Anxiety Disorders Menu

Anxiety Disorders

Causes

Symptoms

Derealisation

Depersonalisation

Panic Attacks

Panic Disorder

Social Anxiety

Post Traumatic

Agoraphobia

Depression

Prevention

 

 

 

Main Menu

Home

Newsletter

Book Store

Telephone Counselling

Anxiety Disorders

Articles

Meditation

Mindfulness

Self Help

FAQs

Contact

Links

Research

From our Book Store

Take Back the Power !
The disorders can feel as if they push us to our limits, physically, mentally, emotionally and in some cases spiritually. We survive - but we can do more than just survive, we can recover!
Anxiety Disorders

Derealisation and Depersonalisation

Depersonalisation and Derealisation are very common symptoms of spontaneous panic attacks and belong to a group of sensations/feelings often known collectively as Dissociation.

The ability to dissociate is on a scale 0 -10 and people with panic disorder are about 4 - 5 on this scale. Many people with panic disorder report that their panic attacks begin with the experience of depersonalisation and/or derealisation.

Dissociation is also known as a 'self induced (hypnotic) trance states' or 'altered states of consciousness'. The sensations of dissociation are many and varied. They include the following:

Derealisation

A feeling that you and/or your surroundings are not real
And/or experience your surroundings through a diffused light, fog or mist.

Depersonalisation

Feeling as if you are "outside of your body"/ 'detached from your body', as though you are either standing alongside, above or behind it

Other dissociative sensations

Sensitivity to light and sound
Tunnel vision
Feeling as if your body has expanded so that it feels larger than normal
Feeling as if your body has shrunk to minute proportions
Stationary objects may appear to move
Driving a car and suddenly realise you don't remember what has happened during all or part of the trip
Listening to someone talk and realise you did not hear part or all of what was said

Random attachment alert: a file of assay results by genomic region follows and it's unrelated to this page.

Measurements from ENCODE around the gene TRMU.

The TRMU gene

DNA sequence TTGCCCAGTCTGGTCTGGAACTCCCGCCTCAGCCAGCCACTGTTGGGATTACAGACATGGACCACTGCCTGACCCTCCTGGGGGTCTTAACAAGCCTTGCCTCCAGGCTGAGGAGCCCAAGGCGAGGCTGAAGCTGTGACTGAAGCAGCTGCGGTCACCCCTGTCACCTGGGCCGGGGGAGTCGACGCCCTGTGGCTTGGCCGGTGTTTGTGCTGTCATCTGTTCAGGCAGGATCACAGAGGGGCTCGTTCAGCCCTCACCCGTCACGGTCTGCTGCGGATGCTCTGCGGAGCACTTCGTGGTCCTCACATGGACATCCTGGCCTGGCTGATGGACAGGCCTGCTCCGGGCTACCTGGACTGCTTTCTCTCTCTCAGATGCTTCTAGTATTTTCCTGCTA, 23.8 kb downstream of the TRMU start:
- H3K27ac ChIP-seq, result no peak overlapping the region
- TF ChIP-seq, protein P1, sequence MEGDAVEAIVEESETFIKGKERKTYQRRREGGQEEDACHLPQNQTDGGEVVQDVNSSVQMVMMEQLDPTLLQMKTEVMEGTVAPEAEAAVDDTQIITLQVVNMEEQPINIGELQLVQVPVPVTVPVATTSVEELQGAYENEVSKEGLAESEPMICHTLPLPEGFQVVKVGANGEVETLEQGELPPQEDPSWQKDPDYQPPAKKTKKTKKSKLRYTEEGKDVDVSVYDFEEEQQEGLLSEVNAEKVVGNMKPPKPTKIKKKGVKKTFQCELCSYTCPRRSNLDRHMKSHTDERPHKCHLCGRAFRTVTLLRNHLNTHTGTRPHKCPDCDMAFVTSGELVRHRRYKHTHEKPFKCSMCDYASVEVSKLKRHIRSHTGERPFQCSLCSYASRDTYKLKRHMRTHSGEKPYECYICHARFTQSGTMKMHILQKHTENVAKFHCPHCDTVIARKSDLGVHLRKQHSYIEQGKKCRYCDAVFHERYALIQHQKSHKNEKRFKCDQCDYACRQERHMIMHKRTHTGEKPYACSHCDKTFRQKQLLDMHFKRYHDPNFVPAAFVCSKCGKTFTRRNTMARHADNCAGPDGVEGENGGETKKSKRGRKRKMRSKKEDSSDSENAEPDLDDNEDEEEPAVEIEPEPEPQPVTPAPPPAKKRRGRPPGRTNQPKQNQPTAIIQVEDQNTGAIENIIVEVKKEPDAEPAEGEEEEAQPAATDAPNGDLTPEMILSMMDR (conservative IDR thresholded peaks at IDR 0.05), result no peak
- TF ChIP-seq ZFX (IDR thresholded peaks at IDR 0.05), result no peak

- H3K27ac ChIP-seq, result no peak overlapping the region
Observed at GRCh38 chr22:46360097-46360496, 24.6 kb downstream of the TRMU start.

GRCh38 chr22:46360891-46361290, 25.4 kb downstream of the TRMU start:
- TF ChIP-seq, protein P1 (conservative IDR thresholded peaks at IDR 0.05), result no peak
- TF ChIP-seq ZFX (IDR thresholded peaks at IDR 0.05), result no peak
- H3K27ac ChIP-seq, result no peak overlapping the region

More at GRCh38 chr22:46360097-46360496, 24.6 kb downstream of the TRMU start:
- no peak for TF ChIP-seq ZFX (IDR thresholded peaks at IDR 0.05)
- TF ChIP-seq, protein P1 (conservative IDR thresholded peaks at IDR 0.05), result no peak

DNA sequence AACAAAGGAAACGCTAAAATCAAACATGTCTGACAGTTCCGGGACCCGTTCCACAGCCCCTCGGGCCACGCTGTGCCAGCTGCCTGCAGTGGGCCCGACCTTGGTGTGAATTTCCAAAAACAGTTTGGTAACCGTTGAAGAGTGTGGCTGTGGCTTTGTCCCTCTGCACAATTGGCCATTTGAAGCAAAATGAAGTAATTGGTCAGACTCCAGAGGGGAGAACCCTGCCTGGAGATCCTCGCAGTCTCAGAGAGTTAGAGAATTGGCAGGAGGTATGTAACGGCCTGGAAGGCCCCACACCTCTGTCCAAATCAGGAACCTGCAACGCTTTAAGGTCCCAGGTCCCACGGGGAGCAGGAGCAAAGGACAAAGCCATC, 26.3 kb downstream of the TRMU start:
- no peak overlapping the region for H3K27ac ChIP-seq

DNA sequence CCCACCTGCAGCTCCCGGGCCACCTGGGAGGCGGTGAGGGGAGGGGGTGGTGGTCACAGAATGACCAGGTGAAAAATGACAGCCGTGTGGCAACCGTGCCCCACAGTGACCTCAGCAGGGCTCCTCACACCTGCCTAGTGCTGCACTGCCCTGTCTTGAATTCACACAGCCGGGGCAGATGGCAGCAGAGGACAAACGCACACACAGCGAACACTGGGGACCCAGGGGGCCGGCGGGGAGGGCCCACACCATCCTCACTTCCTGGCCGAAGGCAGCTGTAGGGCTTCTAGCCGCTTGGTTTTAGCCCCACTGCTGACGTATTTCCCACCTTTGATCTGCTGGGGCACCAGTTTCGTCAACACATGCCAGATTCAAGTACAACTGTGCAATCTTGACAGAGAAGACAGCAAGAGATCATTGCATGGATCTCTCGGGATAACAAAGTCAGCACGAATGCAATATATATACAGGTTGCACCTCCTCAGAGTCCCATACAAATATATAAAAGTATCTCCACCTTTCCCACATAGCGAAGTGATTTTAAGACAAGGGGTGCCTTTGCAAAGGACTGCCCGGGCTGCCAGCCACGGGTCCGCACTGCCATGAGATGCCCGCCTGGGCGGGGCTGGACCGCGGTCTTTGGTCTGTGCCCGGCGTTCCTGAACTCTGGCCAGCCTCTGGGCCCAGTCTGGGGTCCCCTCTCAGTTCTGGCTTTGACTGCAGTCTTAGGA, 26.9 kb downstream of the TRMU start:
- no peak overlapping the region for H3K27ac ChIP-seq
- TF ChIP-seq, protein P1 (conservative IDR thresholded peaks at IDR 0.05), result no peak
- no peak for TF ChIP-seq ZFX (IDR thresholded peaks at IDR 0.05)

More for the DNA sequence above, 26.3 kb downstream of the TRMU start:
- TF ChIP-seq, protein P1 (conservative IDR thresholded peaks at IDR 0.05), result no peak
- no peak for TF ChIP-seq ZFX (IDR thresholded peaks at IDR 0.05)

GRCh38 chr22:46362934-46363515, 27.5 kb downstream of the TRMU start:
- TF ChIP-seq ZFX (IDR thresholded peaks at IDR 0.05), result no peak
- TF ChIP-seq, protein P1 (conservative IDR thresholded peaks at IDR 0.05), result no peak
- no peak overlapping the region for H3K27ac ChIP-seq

Sometimes sit staring off into space, and not being aware of the passage of time

It is interesting to note, that although depersonalisation and derealisation symptoms are recognised as two of the most common spontaneous panic attack symptoms, the ability to dissociate is not mentioned in the main panic disorder literature. Nor is it mentioned that many people dissociate first and experience a panic attack in reaction to the dissociation.

There has been speculation amongst psychiatrists who work in the area of dissociation, that people with panic disorder do in fact dissociate first and then panic, but there has been no substantial research in this area. Which is disappointing. We have been researching this for over 10 years and we know from the feedback from clients and from emails that this is the cause of the panic for so many of people.

People who do dissociate have had this ability since childhood, although many people have forgotten they were able to do this as children. This ability can be activated once again as an adult as a result of a major stress and/or not eating or sleeping properly.

Some of the research shows a trance state can be induced within a split second. Most of us who have panic disorder are not aware of how we can 'trance out' so easily, and we can then panic when we move into an altered state. Our research also shows that people can experience an 'electric' shock feeling or a burning heat or a tingling heat in these altered states. This also adds to the fear and panic that we are dying or going insane.

Another research study shows that people can experience dizziness as a result of derealisation. The research shows it is not so much the derealisation that causes the dizziness, rather it is the magnitude in the change of consciousness that can causes the feelings of dizziness.

Many people who experience depersonalisation and derealisation can be woken from sleep with a nocturnal panic attack. Research shows these attacks happen on the change of consciousness, going into sleep, moving into dreaming sleep or to deep sleep or back to dreaming sleep. The change in consciousness during sleep, is similar to the change in consciousness people can experience when they dissociate during the day.

Some people with panic disorder are frightened of their ability to dissociate, other people are not. One of the easiest way people can induce a trance state is when they are relaxed and/or when they are staring : out of the window, driving, watching TV, reading a book, using the computer, when talking with someone. Fluorescent lights can trigger a trance state, so too can self absorption. The more absorbed we become, the more we can induce a trance stare.

For more information see a An Analysis of a spontaneous panic attack

We teach people to become aware of how they are inducing a trance state. When people can see this, we teach them to work with their thinking and not buy into the panic/anxiety thoughts, 'What's happening to me'...'I'm going insane' etc. The way we think about our symptoms only creates more stress and anxiety which in turn only makes us more vulnerable to dissociated states.

Panic Disorder